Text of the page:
Business Standard

Climate Change Talks: Equity Reference Framework fails

Turns past obligations of rich countries in to additional future burden on the emerging world

Nitin Sethi
More Columns by Nitin Sethi

The disparity between countries with unequal responsibility for causing could get deeply embedded in the 2015 agreement if is applied to measuring the justness of countries’ contributions. A good idea principally, in its application it legally sanctions the transfer of economic burden and goal posts by the developed countries.
 
One must remember, the is dead set against the idea of accounting for historical emissions and the consequent damage to climate from its years of inaction. It has more or less had its way in climate talks since 2009 when began deploying much of its diplomatic prowess against emerging economies rather than convince the US to compensate for its years of sitting out of Kyoto Protocol. Today, EU looks like a leader only when compared to the more recalcitrant US and its allies such as Japan and Australia.
 
Against this backdrop, the is being advocated by some countries and NGOs as the basis of operationalizing the principle of equity and common but differentiated responsibilities in the 2015 agreement. The negotiations that work by consensus, provide one vote to each country, but it’s a known fact that some votes are more powerful than others. The ERF weighs in favour of those holding diplomatic and economic heft.
 
Let me try to show how. By 2020 the developed countries were obligated to take deep emission cuts – bring their emissions down to 40% below 1990 levels. They are far from it and unwilling to talk any more of meeting these commitments. Additionally, they were required (yes, they agreed to do this under the UN Framework Climate Change Convention) to enable developing countries to also reduce emissions by providing finance and clean technology to adapt and to not go down the same high-carbon economic road. The action of the developing world was to be predicated on these ‘enabling’ resources. There is almost universal acceptance that near-nothing has been done on this front.
 
There are three things the West is trying to do now under the 2015 agreement. One, make the World forget their obligation to meet stiff targets up to 2020 and shift the entire burden in to the post-2020 agreement. Then, get this burden distributed across all countries – developing and developed – based on their existing economic capacities. And third, de-link or weaken the links of actions of developing countries from their existing commitments to provide finance and technology.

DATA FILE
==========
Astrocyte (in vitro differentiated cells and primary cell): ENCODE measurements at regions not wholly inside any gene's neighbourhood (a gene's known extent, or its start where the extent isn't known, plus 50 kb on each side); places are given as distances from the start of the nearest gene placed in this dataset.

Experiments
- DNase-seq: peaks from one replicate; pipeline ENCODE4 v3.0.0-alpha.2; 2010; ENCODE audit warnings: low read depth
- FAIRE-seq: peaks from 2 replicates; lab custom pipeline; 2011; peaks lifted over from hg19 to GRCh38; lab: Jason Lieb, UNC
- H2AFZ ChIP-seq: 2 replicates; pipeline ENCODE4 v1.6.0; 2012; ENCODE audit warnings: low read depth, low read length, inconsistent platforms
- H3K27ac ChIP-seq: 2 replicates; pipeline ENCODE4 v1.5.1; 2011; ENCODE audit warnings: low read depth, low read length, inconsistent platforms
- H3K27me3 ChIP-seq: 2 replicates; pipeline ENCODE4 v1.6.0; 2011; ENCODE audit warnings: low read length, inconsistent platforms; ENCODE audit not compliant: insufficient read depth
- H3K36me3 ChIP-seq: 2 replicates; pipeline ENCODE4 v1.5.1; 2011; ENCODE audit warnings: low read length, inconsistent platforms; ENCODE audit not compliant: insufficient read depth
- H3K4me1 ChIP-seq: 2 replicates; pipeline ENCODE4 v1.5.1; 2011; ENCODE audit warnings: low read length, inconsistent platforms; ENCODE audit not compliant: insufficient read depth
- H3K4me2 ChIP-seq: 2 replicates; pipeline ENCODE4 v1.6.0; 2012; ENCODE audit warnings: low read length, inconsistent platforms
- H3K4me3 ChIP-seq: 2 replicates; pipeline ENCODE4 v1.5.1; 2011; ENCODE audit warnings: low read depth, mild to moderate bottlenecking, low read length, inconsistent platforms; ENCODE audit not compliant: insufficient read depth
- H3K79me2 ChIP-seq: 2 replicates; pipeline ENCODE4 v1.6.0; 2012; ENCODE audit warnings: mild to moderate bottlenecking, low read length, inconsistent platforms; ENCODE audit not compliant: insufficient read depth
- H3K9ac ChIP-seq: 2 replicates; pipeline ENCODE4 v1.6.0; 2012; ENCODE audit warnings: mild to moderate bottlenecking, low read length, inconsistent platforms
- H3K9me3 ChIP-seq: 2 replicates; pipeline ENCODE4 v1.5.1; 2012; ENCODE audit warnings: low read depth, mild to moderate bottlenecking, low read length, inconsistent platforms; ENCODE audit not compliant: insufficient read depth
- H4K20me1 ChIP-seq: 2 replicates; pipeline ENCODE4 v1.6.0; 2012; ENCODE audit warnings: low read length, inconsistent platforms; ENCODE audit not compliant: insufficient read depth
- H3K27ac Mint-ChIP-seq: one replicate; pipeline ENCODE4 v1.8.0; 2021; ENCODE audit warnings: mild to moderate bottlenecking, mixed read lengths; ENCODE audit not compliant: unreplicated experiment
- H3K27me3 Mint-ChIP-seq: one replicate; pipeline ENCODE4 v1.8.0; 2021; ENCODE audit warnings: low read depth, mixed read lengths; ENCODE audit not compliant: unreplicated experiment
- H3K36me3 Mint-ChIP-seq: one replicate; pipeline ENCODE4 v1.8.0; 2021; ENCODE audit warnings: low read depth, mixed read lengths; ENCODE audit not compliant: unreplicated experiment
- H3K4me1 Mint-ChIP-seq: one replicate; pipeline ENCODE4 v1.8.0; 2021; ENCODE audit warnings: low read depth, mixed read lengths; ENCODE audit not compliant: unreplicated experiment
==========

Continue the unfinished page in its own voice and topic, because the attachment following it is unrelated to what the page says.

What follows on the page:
THE ERF does not address the shifting of existing commitments and burden (from a regime where only the developed countries were to act) to the future agreement (where all countries will need to contribute). At best, it tries finds a ‘fair’ formula to distribute this entire burden (the bits transferred from the past plus that of the future) across all countries. It uses parameters such as current income levels, current emissions and past emissions. It consequently also plays in to the delinking the future actions of the developing world from the existing commitments of finance and technology from the rich.
 
Equity requires the developed countries to meet the existing targets on mitigation, finance and technology set by science and the existing decisions of the UN convention and only then focus on controlling current and future emissions. Unless that happens first, assessing  future ‘contributions’ of countries (that they will put forth by March 2013) under any kind of ERF formula will end up being a cloak for the burial of equity in the 2015 agreement. Nothing remotely fair about that.

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